Seafarers face a tough challenge amid COVID-19

A roadmap to safely repatriate seafarers whose time onboard has long exceeded their contract duration is lacking in several countries

August 06, 2020 by Pavan Kulkarni
seafarers amid COVID19
(Photo: Arterra/Universal Images Group via Getty Images)

The worsening morale and mental health of hundreds of thousands of seafarers stranded aboard ships across the globe due to COVID-19- related lockdowns has been described as a “ticking time bomb.” This might lead to dangerous consequences if not immediately addressed. 

As per a report published by The Mission to Seafarers on July 29, uncertainty over when they can reunite with their families and the perpetual fear of getting infected has begun to exert a heavy toll on seafarers. Many fear that if infected, they will be unable to avail timely medical care due to restrictions on getting back on land. At the same time, lack of adequate supplies of PPEs and safety training, as well as increased workload due to regular sanitization of ships and personal gear, have left seafarers distressed.

Increasing cases of sickness, alcohol consumption and tensions between crew members have been registered. These are dangerous manifestations of the stress being endured by seafarers who have been stuck at sea for five months following the lockdown. 

The Mission to Seafarers is a Christian charity to aid merchant crews, founded in 1856. It conducts quarterly surveys, the results of which are published in a report titled ‘Seafarers Happiness Index’. The report for the 2nd quarter of 2020 showed that conditions for seafarers have significantly deteriorated since the end of the first quarter of the year, by when COVID-19 had reached pandemic proportions.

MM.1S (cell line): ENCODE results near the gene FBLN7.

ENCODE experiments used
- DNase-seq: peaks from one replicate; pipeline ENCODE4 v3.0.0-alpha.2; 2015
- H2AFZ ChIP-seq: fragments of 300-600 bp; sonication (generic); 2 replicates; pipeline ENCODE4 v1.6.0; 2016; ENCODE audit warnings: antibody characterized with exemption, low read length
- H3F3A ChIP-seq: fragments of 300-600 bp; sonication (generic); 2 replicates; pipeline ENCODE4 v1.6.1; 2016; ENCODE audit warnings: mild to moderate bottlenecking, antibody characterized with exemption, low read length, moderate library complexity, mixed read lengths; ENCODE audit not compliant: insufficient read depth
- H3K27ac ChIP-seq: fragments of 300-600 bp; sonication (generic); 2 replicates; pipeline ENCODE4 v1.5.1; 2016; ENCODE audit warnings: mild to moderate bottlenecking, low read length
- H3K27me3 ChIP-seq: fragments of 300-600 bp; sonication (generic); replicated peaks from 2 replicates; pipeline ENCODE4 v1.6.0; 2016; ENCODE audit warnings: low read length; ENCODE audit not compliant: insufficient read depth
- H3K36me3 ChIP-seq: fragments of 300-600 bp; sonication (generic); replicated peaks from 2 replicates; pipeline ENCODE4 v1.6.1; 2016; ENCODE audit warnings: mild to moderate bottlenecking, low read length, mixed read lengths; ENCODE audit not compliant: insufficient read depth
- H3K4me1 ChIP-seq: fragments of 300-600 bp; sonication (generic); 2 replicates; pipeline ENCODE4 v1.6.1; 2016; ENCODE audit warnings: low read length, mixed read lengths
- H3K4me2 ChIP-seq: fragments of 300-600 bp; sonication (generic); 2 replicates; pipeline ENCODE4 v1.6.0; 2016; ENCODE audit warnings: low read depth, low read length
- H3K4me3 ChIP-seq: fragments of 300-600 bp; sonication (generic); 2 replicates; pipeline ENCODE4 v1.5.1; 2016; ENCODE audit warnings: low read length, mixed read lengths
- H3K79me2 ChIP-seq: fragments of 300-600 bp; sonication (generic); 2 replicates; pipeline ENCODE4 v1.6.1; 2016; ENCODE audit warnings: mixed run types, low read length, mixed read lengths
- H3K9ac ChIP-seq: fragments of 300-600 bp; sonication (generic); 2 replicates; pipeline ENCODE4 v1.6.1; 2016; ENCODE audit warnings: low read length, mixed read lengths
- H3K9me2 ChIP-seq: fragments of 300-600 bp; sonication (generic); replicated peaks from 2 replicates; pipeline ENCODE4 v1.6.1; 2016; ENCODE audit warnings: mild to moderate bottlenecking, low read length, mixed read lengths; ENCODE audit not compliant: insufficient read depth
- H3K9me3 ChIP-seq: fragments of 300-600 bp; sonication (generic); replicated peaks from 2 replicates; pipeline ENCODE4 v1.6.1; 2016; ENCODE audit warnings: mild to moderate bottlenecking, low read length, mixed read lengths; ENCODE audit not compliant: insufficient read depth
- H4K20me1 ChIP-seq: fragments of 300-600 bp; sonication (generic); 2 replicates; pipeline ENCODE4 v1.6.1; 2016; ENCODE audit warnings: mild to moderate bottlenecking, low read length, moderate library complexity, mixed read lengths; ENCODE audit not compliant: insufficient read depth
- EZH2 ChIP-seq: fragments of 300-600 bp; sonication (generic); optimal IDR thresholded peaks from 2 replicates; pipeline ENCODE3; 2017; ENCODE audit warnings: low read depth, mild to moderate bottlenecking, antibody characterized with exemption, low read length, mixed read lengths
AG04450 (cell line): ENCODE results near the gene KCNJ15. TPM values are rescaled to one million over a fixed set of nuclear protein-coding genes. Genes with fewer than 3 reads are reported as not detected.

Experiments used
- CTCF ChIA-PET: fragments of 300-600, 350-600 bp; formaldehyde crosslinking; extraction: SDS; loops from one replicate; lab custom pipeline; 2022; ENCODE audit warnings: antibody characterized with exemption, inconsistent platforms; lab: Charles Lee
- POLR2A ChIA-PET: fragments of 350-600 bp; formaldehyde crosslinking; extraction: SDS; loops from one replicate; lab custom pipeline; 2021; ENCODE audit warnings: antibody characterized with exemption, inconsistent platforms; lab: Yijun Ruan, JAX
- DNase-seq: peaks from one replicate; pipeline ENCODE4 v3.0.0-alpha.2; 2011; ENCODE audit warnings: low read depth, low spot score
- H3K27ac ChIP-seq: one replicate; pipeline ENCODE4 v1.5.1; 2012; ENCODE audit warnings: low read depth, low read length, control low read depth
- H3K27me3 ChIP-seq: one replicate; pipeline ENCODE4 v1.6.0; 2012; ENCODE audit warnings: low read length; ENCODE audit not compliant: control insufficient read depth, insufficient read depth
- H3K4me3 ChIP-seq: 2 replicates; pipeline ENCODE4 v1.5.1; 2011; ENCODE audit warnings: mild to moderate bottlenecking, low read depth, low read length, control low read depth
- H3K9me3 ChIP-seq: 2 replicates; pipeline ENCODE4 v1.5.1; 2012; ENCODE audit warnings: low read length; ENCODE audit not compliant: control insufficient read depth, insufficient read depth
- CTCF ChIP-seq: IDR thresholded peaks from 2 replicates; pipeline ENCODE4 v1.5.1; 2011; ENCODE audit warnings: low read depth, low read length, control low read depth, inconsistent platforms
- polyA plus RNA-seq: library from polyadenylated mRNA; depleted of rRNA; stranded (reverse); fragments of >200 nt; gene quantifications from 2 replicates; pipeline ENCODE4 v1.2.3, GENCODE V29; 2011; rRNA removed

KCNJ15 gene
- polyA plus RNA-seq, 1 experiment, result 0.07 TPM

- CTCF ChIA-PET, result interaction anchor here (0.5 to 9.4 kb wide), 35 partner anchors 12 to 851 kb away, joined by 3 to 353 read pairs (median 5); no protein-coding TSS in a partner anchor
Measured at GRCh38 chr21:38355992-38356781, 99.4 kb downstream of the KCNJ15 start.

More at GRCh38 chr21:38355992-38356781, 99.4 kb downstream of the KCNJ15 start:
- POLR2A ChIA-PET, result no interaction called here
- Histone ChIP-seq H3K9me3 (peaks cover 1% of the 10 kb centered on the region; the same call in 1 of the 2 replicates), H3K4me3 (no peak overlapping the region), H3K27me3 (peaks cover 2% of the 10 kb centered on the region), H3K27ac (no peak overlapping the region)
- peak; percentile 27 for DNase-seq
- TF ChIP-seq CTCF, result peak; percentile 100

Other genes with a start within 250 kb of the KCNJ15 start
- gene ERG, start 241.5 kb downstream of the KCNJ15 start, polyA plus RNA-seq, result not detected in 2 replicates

“While (survey for) Q1 showed us how seafarers suffered as Covid-19 struck home and provided insight into the support that was needed, the Q2 report highlights the cost of inaction and the need for immediate solutions. It is paramount that we see progress with crew changeovers, onboard PPE and improved communication between shore and sea, to defuse this ticking time-bomb,” said the Mission’s secretary general, Andrew Wright. 

The typical duration of a seafarer’s contract is four to six months, but many opt for a few months’ extension to comply with their home-country’s regulatory requirements to avoid double taxation. The maximum duration a seafarer can remain on board without leave is “less than 12 months”, according to the ILO 2006 Maritime Labor Convention’s Regulation 2.5. 

“When at sea, they often work 10-12 hours shifts, seven days a week – performing tasks that require constant professional attention. Seafarers spending extended periods onboard are more at risk of adverse health effects, including physical and mental health issues,” the International Maritime Organization (IMO) explains.